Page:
15th June 2021 - Zoom meeting - Open meeting
Zoom for June was an open meeting - anything from your collection, once again hosted by Nick Colley. We had a wide range of displays but unfortunately not so many attendees - I noted 18 maximum. Perhaps this was due to it being a midweek meeting, held on a Tuesday afternoon.
Our first display was from Martino Laurenzi from the USA under the title “Communications between Italy and Great Britain during the Second World War” - Italy declared war on France and Britain on 10 June 1940. The display featured a number of topics including various censorship labels (PC labels); a selection of mail from the UK to Italy; mail sent between the two countries using the Thomas Cook PO Box 506 facility in Lisbon, Portugal; various leaflets showing the involvement of the Red Cross in communications with POWs held in Italy; mail from Italian civilians held in internment camps in the Isle of Man and mail to civilians held in an internment camp at Campagna, near Salerno in Italy as well as some philatelically contrived mail from British forces and a number of illustrated airgraphs again from British forces.
Our Editor Chris Grimshaw was next with a display of material connected with “The Serbian Relief Fund” during WW1. The display was a selection of postcards and covers connected to the Fund which had been set up just prior to the outbreak of war. There was a cover from Lady Pagets Hospital at Nish and postcards and covers from the 2nd British Farmers Hospital and also from the Scottish Women’s Hospitals - there were three in Serbia and a number of Americans served in these hospitals and he showed a cover back to the USA; also shown was a leaflet on The Serbian Relief Fund thought to have been produced 1917/18 period. Mail was both incoming and outgoing, not all of it passing through APOs/FPOs.
He was followed by Richard Flemming on the “Channel Islands Feldpost System 1940-1945: Alderney”. There was a short introductory statement which stated that Alderney was occupied on 2 July 1940, initially by 216 Infantry Division and then by 319 Infantry Division on 13 April 1941 until the Germany surrender on 9 May 1945. Mail shown was from various units stationed on the island, identified by their Feldpost number including Luftwaffe flak batteries, identified with the prefix letter L as part of the Feldpost number. There was also an example of Army Form W3000 - a prisoner of war identity form. All the items were well written up detailing the postal markings and a brief note on the history of the unit on the island.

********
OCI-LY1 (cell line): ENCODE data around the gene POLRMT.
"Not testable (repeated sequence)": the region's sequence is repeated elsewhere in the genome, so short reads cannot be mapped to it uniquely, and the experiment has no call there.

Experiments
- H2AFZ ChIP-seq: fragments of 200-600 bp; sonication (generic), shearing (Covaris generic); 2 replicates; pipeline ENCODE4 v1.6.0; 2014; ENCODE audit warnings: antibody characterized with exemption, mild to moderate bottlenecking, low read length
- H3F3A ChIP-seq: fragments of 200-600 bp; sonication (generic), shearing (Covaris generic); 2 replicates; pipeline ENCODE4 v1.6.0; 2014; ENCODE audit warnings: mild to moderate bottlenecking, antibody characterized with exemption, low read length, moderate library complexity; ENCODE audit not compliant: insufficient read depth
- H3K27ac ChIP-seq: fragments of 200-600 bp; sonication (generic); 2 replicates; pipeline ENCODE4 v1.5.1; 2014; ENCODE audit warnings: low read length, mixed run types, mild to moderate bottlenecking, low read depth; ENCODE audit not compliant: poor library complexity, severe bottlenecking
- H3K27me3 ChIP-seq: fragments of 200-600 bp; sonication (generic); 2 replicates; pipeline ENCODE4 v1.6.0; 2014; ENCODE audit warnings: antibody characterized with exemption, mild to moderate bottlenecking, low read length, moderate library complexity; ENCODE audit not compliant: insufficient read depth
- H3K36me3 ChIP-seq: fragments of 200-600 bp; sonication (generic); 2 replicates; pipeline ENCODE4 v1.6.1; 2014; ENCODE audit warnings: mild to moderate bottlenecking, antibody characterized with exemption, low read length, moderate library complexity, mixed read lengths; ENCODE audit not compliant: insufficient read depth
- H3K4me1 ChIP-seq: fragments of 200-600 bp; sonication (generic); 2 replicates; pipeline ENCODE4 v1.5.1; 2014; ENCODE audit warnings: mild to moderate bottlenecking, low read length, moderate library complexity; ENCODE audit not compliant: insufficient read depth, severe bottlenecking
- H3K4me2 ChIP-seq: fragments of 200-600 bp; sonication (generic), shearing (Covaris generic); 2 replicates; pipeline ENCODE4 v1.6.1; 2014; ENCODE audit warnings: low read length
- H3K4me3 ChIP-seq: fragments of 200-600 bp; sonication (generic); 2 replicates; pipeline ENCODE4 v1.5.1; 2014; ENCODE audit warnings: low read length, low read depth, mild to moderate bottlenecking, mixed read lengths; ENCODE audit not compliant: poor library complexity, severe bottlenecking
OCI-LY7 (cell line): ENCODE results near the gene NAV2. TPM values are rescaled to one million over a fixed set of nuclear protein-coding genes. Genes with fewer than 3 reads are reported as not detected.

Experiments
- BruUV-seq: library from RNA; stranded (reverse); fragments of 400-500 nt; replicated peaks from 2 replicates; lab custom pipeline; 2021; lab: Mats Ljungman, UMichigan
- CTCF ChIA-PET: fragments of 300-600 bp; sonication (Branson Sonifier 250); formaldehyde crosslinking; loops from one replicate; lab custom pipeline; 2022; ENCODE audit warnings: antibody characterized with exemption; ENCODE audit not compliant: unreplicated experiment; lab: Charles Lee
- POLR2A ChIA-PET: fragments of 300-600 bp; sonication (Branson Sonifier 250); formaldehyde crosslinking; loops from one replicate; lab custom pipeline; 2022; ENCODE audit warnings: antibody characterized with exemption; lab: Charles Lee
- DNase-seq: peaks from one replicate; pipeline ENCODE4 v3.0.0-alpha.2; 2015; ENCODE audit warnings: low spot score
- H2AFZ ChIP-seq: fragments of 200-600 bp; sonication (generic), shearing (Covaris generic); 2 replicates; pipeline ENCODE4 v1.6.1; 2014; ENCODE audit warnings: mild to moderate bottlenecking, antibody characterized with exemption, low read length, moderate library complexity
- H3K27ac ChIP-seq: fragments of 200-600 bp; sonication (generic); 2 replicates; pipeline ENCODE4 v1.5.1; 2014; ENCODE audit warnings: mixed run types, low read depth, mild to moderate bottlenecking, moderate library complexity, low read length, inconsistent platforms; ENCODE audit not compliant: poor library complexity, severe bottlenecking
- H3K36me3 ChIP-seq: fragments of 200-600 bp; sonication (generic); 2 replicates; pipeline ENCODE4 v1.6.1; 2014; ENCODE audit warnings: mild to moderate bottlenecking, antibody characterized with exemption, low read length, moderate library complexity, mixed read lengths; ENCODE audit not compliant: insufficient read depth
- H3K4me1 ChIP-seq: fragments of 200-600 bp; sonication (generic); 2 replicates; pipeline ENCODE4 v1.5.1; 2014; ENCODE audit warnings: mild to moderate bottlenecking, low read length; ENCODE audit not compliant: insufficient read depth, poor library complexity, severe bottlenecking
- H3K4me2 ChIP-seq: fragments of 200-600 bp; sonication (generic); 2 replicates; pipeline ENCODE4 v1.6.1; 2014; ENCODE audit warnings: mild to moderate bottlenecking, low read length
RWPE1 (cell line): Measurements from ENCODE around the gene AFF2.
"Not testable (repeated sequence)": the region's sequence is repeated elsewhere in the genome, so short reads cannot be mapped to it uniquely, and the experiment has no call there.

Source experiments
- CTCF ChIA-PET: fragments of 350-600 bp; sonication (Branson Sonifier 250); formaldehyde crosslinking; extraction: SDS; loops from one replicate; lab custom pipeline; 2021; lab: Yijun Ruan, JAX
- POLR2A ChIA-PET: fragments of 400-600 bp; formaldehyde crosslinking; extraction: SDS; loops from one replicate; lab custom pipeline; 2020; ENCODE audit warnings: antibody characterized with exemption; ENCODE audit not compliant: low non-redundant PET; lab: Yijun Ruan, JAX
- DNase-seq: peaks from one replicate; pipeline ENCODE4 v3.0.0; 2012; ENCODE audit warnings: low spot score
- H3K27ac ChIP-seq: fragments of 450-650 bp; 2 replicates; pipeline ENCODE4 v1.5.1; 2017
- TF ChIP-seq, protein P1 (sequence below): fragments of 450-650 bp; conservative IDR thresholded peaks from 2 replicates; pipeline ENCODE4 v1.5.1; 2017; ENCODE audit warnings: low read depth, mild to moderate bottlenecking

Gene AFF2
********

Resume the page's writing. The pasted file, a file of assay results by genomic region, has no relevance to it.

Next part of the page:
Then it was the turn of Michael Dobbs who showed on behalf of Cyprus member Yiannis Pipis a display on the “Mail Services of UNFICYP” - the United Nations Force in Cyprus which came into being in 1964. The display started with an introductory sheet and a map of Cyprus showing the dividing line between the Greek and Turkish communities and the disposition between the various UN contingents. Shown were a variety of items from the Swedish, British, Canadian (5001), Finnish Austrian (1501) and Danish Field Post Offices which covered the period 1964 to 2005.
Jim Mackay was next who provided a display on “RAF Trans-Atlantic Goodwill Flights 1946-49” commencing with Operation Goodwill which took place during July-August 1946 when some 16 Lancaster aircraft of No 35 Squadron RAF flew from RAF Graveley to the United States on a goodwill mission at the invitation of the USAAF to take part in Air Force Day. The following year, on 22 July 1947 16 Avro Lincolns of No 617 Squadron RAF left RAF Binbrook for a non-stop crossing of the Atlantic to Newfoundland, and then on to Washington, arriving there on 28 July. There followed a tour of the USA, including a mass flypast with the USAAF over New York on Air Force Day, 1st August. In July 1948 the first crossing of the Atlantic by jet aircraft took place between 1 and 19 July when six Gloster Meteor fighters from No 54 Squadron RAF left RAF Odiham for the USA via Stornoway, Iceland, Greenland, Labrador and Montreal - he also showed a 1973 25th anniversary commemorative cover (BFPS 1402). Lastly a cover from July 1949 when five Avro Lancasters of No 120 Squadron RAF made a goodwill and training flight from RAF Leuchars to Canada. The covers shown all had civil postmarks but they had either cachets, labels or an inscription explaining the event and were signed by a pilot - most unusual items which I had not seen before.
Last to show was Nick Colley who had a display on naval POWs or internees from “more out of the way” places! First were a series of covers from a naval Lieutenant back home to his parents - he was held in Aumale, a small town 60 miles inland from Algiers. The ‘camp’ was in fact the top story of a lunatic asylum for Arab females - around 60 persons were held here while their ‘proper’ camp was constructed at Laghouat which opened in November 1941 and closed a year later. The a 1943 postcard to an able seaman held at Kawasaki Camp in Japan whose ship had been sunk by the German raider Thor on 1 April 1942 and an envelope from him to his parents containing a two-page letter dated 3.9.43 also displayed. There were also covers addressed to naval personnel aboard HMS Exeter - one returned as it could not be delivered as the ship had been sunk on 1 March 1942 and the other addressed to the second-in-command as a POW. There were also four covers from a naval Lieutenant who was the Fleet Air Arm officer onboard the same vesselwhen he was a POW held at Zentsuzi POW camp, including one which had not be forwarded by the Japanese but which had a cachet RETURNED IN UNDELIVERED MAILS FROM JAPAN.
You can view the material displayed on our website by opening the following links:
CHANNEL ISLANDS FELDPOST SYSTEM 1940-1945 Alderney.
June 2021 member prtesentations